This holiday, the press is replete with stories of sales of Macs on the Amazon (AMZN) website and the transcendent experience of shopping at an Apple store. Perhaps all of those consumers also bought a share of Apple, or maybe Wall St. has just fallen in love with the stock.
Yesterday, the shares moved above $200. Twenty months ago, they traded just above $50.
What investors don’t want to be told is that the barriers to Apple moving higher have become tremendous. In the fiscal year ending September 29, iPod sales rose 31% to 51.63 million units, according to the company’s 10-K. That is a large increase, but the growth rate is slowing, and year-over-year comparisons are going to be less spectacular as time passes.
The iPhone may well hit its goal of selling 10 million units by the end of 2008. The global handset market is now over one billion units a year. But, the smartphone end of that market is getting crowded and most of the competition comes from companies who know what they are doing–Research In Motion (RIMM), Nokia (NOK) and Sony Ericsson. Getting the next 10 million units is going to be harder for Apple. Competitors are likely to be willing to cut more financially liberal deals with carriers than Apple is. Until proved otherwise, the iPhone is a niche product and the niche is filled by several companies.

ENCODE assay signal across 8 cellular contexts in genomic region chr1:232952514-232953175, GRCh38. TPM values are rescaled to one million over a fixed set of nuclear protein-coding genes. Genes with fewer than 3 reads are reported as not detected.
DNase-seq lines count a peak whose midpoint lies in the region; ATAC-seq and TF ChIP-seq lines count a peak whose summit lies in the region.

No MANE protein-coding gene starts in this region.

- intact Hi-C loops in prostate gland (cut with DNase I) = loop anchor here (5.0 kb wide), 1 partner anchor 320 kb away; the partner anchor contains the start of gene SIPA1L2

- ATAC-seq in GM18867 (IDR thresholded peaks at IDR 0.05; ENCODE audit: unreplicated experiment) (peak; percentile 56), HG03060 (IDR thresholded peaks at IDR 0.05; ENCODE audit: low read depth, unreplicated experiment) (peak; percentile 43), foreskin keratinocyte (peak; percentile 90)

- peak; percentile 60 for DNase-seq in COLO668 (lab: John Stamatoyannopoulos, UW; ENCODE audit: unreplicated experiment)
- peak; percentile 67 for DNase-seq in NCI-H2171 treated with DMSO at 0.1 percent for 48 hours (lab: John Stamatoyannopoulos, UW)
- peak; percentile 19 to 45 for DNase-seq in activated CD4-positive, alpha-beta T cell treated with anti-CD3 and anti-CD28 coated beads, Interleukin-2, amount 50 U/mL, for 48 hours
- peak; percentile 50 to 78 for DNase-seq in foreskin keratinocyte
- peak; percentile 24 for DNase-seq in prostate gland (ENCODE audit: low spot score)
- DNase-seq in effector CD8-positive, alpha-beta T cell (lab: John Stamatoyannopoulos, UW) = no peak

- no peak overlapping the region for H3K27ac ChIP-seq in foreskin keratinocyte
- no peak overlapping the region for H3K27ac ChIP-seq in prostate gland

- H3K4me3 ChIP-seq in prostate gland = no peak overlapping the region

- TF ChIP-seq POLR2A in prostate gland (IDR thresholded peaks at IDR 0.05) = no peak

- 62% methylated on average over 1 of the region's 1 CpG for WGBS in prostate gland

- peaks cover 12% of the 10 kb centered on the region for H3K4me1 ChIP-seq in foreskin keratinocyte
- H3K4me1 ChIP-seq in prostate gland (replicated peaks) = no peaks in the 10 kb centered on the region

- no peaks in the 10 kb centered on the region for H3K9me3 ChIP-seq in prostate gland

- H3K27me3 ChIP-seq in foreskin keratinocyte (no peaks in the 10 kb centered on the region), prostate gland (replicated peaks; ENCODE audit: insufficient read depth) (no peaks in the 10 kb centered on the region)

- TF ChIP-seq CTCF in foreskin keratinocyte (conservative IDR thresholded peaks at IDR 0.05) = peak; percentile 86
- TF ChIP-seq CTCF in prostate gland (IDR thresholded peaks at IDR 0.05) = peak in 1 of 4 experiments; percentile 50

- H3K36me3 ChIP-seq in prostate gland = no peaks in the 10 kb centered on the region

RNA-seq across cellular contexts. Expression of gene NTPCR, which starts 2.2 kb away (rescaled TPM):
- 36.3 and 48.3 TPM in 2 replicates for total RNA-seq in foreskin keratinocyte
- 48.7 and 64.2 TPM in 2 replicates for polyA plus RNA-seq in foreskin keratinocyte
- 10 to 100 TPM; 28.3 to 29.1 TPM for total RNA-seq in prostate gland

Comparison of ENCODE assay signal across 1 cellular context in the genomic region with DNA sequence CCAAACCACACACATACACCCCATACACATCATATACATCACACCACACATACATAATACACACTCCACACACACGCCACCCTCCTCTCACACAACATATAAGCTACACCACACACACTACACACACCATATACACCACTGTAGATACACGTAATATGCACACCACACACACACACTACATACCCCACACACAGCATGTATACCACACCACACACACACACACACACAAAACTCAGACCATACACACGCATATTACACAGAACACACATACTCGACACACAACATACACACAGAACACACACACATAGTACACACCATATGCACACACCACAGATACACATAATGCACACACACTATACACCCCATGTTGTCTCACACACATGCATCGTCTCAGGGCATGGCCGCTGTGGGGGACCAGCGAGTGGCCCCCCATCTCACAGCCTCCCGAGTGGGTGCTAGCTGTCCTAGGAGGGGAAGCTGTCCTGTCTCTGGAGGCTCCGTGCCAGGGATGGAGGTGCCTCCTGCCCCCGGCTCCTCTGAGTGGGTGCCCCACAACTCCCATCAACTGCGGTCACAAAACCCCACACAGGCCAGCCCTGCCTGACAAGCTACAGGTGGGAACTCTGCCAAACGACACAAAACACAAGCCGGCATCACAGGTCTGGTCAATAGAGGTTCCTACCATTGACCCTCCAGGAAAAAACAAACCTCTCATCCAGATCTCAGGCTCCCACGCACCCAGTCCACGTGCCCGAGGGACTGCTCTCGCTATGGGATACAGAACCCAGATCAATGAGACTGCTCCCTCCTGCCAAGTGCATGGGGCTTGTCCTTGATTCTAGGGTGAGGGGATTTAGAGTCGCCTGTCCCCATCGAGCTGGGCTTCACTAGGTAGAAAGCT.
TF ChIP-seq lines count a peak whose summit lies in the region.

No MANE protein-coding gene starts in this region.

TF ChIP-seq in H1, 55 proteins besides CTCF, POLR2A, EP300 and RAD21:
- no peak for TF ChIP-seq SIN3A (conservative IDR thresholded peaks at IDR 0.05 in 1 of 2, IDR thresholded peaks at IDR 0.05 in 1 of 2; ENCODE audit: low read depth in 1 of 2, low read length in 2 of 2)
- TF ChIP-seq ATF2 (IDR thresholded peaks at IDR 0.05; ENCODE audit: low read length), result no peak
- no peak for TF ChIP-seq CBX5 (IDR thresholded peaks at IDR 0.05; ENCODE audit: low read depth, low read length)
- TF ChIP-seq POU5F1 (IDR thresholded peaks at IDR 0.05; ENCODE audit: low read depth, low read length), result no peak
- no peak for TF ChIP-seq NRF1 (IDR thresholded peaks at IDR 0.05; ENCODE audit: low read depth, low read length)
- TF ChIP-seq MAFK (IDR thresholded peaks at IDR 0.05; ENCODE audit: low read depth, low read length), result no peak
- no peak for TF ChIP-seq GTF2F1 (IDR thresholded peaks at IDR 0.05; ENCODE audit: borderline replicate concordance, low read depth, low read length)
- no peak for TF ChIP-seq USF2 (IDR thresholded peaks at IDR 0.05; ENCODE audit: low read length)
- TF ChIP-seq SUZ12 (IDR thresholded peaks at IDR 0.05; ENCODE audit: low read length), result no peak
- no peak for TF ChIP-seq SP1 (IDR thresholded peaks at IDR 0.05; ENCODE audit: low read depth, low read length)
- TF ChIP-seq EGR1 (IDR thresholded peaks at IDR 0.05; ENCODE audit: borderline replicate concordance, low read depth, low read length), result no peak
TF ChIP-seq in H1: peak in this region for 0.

Much of the company’s success rests with the Mac. In the last year, the computers were almost half of Apple’s revenue, and Mac revenue rose 40% over the previous year.
But, PC companies are digging in and building computers which are more competitive. Dell (DELL) has just launched a product aimed directly at the Apple machine. Hewlett-Packard (HPQ) is still by far the largest PC company in the world. and it is likely that it will use a mix of price and product features to keep Apple’s share small. Unlike its place in the portable media player space. Apple is fighting from behind to try to pick up sales in the computer market, and each PC company is aided by Microsoft (MSFT) and its goal of increasing revenue from Vista.
The things that helped Apple’s stock may no longer be present. It entered the media player market when the use of digital media was still in its early stages. That made growth a bit easier to come by. Apple’s share of the computer market is still small, but its larger rivals want to keep it that way. The same holds true in handsets.
The air will be much thinner for the rest of Apple’s climb.
Douglas A. McIntyre